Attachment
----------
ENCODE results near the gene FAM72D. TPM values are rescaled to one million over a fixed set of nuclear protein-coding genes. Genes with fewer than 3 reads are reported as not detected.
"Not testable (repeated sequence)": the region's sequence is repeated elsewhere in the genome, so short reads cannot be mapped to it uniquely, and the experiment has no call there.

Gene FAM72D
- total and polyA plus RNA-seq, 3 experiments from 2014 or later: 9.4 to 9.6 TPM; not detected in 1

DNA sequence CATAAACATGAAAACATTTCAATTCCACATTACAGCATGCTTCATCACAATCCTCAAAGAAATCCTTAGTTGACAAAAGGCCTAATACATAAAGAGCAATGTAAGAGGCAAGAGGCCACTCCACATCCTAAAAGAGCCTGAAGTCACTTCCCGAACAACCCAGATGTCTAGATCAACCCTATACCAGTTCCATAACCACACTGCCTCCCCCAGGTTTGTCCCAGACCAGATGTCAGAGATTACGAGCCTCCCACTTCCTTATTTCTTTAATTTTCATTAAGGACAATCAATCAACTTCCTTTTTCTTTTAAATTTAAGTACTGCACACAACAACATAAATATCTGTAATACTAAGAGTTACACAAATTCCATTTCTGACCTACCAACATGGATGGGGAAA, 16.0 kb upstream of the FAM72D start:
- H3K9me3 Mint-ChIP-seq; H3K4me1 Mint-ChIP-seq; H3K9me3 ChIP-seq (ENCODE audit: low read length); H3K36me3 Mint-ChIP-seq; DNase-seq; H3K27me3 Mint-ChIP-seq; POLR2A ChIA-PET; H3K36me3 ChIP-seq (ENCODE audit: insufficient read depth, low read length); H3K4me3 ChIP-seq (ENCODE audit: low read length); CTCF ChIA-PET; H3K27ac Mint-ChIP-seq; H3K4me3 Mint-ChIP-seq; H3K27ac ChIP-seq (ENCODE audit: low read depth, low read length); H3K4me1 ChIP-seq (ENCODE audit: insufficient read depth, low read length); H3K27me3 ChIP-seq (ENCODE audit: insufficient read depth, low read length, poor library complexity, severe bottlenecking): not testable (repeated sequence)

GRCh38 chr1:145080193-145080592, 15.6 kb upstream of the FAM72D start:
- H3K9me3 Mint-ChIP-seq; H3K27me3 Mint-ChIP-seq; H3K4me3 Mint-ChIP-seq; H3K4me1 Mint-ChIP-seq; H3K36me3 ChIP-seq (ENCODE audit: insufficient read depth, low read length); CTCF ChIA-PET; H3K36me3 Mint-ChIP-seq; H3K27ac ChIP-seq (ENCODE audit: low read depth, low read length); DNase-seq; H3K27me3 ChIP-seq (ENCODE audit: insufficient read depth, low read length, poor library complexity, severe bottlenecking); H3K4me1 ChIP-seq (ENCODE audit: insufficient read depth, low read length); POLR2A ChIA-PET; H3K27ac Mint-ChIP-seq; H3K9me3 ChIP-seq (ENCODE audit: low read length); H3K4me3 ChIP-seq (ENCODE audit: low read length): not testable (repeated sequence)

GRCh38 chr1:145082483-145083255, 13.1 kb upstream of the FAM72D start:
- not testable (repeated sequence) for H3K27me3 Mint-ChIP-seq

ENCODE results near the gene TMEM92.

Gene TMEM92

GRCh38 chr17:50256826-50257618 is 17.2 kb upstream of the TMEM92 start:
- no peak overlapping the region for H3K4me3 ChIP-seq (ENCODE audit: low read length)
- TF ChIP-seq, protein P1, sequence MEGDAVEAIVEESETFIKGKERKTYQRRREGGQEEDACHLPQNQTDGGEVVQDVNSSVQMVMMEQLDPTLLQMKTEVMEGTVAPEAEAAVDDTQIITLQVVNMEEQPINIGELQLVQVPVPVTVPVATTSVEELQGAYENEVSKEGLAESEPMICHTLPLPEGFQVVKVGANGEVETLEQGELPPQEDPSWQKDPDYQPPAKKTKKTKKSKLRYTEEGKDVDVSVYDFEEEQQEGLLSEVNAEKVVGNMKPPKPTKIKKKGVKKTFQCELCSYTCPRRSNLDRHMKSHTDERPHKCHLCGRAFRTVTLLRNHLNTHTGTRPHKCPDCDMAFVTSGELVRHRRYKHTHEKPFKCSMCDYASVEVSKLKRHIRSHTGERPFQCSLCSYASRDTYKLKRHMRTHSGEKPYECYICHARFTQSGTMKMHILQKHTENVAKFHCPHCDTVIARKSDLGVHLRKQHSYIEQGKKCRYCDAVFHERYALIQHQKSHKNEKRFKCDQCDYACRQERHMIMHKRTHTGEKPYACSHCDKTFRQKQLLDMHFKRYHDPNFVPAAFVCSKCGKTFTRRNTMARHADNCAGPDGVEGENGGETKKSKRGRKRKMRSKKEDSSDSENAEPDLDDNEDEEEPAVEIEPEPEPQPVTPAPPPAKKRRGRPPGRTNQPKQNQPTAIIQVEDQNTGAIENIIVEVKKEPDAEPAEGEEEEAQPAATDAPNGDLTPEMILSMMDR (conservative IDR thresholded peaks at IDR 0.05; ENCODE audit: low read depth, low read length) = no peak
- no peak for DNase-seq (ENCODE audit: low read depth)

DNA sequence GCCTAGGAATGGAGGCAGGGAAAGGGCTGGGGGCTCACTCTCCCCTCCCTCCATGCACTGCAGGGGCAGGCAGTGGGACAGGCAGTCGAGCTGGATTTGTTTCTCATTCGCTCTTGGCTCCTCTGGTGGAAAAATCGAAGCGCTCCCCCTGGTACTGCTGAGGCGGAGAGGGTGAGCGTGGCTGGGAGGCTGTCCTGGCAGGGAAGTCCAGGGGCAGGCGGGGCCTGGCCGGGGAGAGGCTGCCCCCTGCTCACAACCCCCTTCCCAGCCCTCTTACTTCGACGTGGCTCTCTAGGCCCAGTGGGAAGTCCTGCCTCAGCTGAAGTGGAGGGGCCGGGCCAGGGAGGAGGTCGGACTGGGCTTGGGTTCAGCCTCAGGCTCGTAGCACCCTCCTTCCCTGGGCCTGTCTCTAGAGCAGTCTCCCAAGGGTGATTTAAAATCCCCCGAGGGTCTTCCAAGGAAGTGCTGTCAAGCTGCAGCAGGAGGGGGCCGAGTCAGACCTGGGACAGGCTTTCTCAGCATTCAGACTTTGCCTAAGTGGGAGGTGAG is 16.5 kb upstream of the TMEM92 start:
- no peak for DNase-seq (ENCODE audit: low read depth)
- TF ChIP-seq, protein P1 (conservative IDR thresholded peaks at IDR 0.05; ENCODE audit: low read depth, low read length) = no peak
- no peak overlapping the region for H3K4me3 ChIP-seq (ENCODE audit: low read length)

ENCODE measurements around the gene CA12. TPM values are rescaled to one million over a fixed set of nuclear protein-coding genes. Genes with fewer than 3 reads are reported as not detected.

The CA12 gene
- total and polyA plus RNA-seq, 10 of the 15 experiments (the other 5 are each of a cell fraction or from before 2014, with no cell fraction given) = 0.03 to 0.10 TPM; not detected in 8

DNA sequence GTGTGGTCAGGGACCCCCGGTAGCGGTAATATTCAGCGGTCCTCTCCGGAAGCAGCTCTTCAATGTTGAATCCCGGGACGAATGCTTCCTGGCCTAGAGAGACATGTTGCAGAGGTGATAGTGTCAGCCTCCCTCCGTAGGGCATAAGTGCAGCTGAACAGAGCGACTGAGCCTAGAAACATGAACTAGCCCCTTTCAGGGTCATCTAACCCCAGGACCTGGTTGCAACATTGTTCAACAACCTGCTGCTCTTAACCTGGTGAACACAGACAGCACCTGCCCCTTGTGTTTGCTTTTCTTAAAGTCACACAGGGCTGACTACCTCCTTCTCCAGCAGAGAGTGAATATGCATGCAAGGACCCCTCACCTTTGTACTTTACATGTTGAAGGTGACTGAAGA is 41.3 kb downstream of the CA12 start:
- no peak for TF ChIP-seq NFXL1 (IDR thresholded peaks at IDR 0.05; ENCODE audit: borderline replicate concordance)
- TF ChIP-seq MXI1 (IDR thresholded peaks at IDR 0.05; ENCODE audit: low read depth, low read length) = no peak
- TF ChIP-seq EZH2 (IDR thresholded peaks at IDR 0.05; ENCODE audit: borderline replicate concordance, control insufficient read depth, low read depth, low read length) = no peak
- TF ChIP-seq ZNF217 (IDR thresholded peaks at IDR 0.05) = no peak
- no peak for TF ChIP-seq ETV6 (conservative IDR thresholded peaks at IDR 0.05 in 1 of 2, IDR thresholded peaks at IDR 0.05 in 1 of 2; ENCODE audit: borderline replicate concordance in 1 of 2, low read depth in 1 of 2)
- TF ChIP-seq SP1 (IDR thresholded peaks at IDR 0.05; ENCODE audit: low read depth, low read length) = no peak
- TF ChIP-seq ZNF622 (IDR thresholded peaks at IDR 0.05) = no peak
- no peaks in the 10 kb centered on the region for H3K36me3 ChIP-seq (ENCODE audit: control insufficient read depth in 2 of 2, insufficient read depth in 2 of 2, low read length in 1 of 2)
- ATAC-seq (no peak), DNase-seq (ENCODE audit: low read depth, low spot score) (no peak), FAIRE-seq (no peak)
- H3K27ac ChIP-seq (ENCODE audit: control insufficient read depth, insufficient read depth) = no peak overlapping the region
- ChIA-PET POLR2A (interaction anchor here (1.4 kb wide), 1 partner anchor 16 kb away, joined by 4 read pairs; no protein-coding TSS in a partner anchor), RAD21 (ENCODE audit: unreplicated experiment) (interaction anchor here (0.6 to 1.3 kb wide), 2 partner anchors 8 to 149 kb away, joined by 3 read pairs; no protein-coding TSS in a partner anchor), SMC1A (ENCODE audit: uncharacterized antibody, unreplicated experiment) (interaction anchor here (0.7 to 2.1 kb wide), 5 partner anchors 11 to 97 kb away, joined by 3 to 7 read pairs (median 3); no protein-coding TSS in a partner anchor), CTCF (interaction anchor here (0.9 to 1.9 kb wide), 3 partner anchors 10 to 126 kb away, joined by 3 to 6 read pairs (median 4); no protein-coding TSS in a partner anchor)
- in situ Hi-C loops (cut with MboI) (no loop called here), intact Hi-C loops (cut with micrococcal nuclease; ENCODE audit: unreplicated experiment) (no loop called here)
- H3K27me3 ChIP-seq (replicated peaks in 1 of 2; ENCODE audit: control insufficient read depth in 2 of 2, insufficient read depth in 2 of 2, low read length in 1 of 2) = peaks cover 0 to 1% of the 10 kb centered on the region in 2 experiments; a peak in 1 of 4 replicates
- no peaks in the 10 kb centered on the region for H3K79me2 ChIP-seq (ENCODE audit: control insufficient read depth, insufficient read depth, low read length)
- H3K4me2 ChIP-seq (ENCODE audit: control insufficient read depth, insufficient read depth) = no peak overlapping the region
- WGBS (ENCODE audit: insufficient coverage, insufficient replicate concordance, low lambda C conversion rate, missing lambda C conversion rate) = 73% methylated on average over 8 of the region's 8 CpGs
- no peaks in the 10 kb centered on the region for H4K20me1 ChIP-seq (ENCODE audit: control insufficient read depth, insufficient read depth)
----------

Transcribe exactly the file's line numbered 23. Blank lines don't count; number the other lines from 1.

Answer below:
- total and polyA plus RNA-seq, 10 of the 15 experiments (the other 5 are each of a cell fraction or from before 2014, with no cell fraction given) = 0.03 to 0.10 TPM; not detected in 8